Celebrating World No Smoking Day today! (31st May)
Scientists have figured out (duh) that cigarette butts are one of the most abundant types of litter found around. That means there are plenty of butts out there. (Studies estimate that 4.5 trillion cigarette butts find their way into the environment each year.)
Worse, much much worse, it’s one of nastiest, deadliest forms of waste.
People who would not dream of pitching a cool drink tin out of the car window will happily chuck a burning butt out. Not particularly caring that it can set fire to something. And they do too – burning butts are often the cause of serious veldt fires.
People also drop them on pavements or into gutters, where the wind will blow them into storm waters and all sorts of other places.
Beaches are ideal for putting out butts. One huge ashtray – right? Wrong.
Or… they flick butts casually into water – dams, the sea and rivers.
But you probably wouldn’t flick a cigarette butt into your swimming pool – would you? Why not? Because you or your family might swallow it whilst swimming and that would be nasty and dangerous.
So why not care if a fish, bird or animal chomps it instead?
Cigarette butts are tiny little bundles of toxins. In other words… poisonous. They get into our marine ecosystems and cause havoc with the wildlife and the quality of the water.
And we all know that water is extremely precious – right?
Due to the fact that cigarette filters are specifically designed to accumulate toxins, each cigarette butt can contain up to 60 known human carcinogens including… arsenic, formaldehyde, chromium and lead. (In fact, there are around 1,400 potential chemical additives.)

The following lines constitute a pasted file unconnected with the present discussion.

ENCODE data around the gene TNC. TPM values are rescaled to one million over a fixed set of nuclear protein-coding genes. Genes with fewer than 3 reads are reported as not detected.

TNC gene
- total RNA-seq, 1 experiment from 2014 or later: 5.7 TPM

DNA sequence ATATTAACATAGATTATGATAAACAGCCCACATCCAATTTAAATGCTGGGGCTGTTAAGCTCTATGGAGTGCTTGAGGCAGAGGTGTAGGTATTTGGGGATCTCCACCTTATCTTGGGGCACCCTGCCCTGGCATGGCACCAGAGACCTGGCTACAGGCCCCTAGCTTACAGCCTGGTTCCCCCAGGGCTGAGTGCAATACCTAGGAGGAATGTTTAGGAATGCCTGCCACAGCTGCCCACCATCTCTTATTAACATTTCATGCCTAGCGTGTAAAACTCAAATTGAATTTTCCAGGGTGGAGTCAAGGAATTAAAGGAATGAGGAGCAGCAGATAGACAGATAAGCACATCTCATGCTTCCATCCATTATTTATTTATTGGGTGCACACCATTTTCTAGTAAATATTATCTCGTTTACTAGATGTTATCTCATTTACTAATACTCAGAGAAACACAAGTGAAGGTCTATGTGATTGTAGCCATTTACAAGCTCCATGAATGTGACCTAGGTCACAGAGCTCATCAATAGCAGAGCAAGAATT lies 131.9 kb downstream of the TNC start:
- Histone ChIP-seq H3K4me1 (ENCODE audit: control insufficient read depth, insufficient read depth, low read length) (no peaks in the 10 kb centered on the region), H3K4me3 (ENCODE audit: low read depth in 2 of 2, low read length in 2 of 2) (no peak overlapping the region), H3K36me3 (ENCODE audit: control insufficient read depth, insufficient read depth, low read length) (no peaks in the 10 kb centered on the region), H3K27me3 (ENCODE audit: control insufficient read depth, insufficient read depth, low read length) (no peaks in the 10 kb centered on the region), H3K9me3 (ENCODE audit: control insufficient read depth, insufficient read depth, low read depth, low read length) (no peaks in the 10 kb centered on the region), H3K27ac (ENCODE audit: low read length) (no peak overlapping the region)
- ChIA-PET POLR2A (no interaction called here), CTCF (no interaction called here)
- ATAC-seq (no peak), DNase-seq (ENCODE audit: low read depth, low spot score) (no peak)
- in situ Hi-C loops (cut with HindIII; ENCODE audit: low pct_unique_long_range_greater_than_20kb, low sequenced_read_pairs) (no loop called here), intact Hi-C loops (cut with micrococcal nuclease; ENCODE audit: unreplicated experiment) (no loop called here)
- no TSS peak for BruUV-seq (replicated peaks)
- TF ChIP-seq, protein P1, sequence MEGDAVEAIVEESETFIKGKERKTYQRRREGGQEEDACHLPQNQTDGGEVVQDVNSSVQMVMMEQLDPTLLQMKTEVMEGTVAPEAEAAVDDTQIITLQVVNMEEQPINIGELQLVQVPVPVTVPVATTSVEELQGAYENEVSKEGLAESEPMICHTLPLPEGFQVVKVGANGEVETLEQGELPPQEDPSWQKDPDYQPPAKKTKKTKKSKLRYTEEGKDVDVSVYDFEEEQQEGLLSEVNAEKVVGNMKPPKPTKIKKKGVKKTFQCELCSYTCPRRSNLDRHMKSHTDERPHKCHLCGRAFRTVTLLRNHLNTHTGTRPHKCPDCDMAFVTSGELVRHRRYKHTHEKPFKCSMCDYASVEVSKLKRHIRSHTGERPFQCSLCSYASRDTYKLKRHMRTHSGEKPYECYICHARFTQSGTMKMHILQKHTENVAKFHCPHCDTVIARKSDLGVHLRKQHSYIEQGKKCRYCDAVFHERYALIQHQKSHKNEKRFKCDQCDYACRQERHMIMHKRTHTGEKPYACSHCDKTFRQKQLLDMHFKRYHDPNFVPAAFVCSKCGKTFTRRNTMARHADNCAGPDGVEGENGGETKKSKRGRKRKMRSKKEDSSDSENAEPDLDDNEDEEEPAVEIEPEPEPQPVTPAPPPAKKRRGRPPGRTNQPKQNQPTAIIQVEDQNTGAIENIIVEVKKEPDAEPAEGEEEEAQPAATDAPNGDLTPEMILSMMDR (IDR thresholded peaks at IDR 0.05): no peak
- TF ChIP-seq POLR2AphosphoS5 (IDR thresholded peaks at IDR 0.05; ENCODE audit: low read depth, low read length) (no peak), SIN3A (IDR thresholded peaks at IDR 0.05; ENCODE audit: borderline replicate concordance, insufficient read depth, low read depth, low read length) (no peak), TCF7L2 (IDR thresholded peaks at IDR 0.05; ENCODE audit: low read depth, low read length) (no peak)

Toxicological data has shown that these chemicals from discarded butts are capable of leaching into surrounding water where they can hurt aquatic life. Nicotine has been shown to be lethal to species of fish, crustaceans, zooplankton, and other aquatic organisms, as well as being a known insecticide.
On top of leeching toxins, cigarette butts present an ingestion, choking and poisoning hazard to wildlife who mistake them for dinner!
Cigarette filters are also composed of cellulose acetate, a form of plastic that can hang around in the environment for long periods of time. Plastics of this sort have been found in the stomachs of sea turtles, fish, birds, whales and other marine creatures.
And yet you know what is also really scary – even those people who put their cigarettes out in the designated places have no guarantee that their butts won’t also end up in the water. The bins get emptied. Butts are chucked onto rubbish dumps. Here they are blown around and it’s highly likely that they end up where they shouldn’t as well.
So what is the answer?
Whilst scientists are trying to find a practical use for cigarette butts maybe people should consider stopping or cutting down smoking… or at least disposing of their butts in a responsible way.